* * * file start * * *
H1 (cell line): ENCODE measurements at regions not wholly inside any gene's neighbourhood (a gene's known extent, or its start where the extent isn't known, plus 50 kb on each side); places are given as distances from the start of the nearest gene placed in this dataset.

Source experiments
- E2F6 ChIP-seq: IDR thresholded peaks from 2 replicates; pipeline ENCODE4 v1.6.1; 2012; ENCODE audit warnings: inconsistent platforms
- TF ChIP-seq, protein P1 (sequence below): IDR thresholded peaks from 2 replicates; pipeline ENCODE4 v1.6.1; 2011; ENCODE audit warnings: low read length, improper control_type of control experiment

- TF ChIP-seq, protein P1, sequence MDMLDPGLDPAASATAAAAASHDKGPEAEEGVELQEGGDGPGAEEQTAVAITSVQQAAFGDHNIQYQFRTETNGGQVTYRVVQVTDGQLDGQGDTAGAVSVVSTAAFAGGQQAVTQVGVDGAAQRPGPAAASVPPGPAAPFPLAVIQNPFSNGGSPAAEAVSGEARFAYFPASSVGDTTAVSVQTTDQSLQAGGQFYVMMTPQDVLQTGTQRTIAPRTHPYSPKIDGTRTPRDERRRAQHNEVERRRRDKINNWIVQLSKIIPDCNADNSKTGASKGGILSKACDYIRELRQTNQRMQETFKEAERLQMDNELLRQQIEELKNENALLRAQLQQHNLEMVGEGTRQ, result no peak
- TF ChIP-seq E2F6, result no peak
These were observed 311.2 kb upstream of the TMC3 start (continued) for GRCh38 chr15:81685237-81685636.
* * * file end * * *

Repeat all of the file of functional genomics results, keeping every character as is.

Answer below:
H1 (cell line): ENCODE measurements at regions not wholly inside any gene's neighbourhood (a gene's known extent, or its start where the extent isn't known, plus 50 kb on each side); places are given as distances from the start of the nearest gene placed in this dataset.

Source experiments
- E2F6 ChIP-seq: IDR thresholded peaks from 2 replicates; pipeline ENCODE4 v1.6.1; 2012; ENCODE audit warnings: inconsistent platforms
- TF ChIP-seq, protein P1 (sequence below): IDR thresholded peaks from 2 replicates; pipeline ENCODE4 v1.6.1; 2011; ENCODE audit warnings: low read length, improper control_type of control experiment

- TF ChIP-seq, protein P1, sequence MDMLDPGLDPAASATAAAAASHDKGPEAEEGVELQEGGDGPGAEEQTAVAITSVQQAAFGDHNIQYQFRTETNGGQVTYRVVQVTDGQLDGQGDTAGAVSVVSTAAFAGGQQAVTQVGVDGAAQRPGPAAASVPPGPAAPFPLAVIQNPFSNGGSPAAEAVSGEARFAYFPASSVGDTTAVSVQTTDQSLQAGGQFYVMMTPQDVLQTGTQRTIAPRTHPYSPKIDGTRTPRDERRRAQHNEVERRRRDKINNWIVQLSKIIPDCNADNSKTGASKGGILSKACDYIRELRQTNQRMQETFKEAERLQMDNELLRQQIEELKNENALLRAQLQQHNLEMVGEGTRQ, result no peak
- TF ChIP-seq E2F6, result no peak
These were observed 311.2 kb upstream of the TMC3 start (continued) for GRCh38 chr15:81685237-81685636.